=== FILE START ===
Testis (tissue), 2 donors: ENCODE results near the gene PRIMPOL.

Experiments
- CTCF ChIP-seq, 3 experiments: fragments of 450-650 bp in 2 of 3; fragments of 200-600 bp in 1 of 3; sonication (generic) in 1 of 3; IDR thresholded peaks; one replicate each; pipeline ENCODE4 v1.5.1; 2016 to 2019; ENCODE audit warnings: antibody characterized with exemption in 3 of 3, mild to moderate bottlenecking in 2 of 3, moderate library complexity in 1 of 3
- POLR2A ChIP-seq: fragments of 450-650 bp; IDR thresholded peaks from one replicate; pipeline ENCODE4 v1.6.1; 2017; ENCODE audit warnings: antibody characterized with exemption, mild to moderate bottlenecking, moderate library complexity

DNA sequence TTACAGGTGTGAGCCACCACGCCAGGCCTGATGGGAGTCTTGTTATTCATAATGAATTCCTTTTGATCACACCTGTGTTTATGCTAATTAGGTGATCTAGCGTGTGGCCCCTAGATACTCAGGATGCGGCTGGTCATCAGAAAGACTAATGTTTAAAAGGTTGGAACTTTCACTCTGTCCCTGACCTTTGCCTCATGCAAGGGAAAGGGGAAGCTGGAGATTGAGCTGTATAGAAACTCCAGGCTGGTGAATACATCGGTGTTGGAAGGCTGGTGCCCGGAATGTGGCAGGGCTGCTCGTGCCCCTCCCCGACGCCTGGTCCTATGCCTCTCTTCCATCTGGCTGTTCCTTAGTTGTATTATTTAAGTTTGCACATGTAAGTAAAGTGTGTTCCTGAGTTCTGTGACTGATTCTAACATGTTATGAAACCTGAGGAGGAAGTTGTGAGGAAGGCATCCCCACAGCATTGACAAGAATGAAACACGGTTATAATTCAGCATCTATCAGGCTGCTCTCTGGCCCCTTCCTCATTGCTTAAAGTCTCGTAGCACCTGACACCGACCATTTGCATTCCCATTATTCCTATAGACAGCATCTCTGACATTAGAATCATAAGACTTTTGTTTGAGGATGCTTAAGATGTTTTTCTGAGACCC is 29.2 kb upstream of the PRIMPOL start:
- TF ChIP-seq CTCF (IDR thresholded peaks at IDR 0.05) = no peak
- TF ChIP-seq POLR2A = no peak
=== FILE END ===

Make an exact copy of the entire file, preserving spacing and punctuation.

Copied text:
Testis (tissue), 2 donors: ENCODE results near the gene PRIMPOL.

Experiments
- CTCF ChIP-seq, 3 experiments: fragments of 450-650 bp in 2 of 3; fragments of 200-600 bp in 1 of 3; sonication (generic) in 1 of 3; IDR thresholded peaks; one replicate each; pipeline ENCODE4 v1.5.1; 2016 to 2019; ENCODE audit warnings: antibody characterized with exemption in 3 of 3, mild to moderate bottlenecking in 2 of 3, moderate library complexity in 1 of 3
- POLR2A ChIP-seq: fragments of 450-650 bp; IDR thresholded peaks from one replicate; pipeline ENCODE4 v1.6.1; 2017; ENCODE audit warnings: antibody characterized with exemption, mild to moderate bottlenecking, moderate library complexity

DNA sequence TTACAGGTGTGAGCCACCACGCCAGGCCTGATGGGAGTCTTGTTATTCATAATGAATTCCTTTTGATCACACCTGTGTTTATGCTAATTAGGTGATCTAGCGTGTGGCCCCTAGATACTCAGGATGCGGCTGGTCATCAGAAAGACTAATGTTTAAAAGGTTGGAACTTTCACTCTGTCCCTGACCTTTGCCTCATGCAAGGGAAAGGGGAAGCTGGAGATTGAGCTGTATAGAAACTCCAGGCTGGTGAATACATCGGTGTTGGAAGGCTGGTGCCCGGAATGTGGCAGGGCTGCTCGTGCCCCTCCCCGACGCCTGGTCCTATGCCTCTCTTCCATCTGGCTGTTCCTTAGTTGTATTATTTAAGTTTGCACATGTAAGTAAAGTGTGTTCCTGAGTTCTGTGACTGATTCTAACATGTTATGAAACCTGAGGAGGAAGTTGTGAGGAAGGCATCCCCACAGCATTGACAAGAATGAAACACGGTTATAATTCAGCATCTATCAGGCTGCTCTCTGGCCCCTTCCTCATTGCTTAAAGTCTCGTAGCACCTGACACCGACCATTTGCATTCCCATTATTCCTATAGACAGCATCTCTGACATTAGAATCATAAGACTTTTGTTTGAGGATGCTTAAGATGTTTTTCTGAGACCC is 29.2 kb upstream of the PRIMPOL start:
- TF ChIP-seq CTCF (IDR thresholded peaks at IDR 0.05) = no peak
- TF ChIP-seq POLR2A = no peak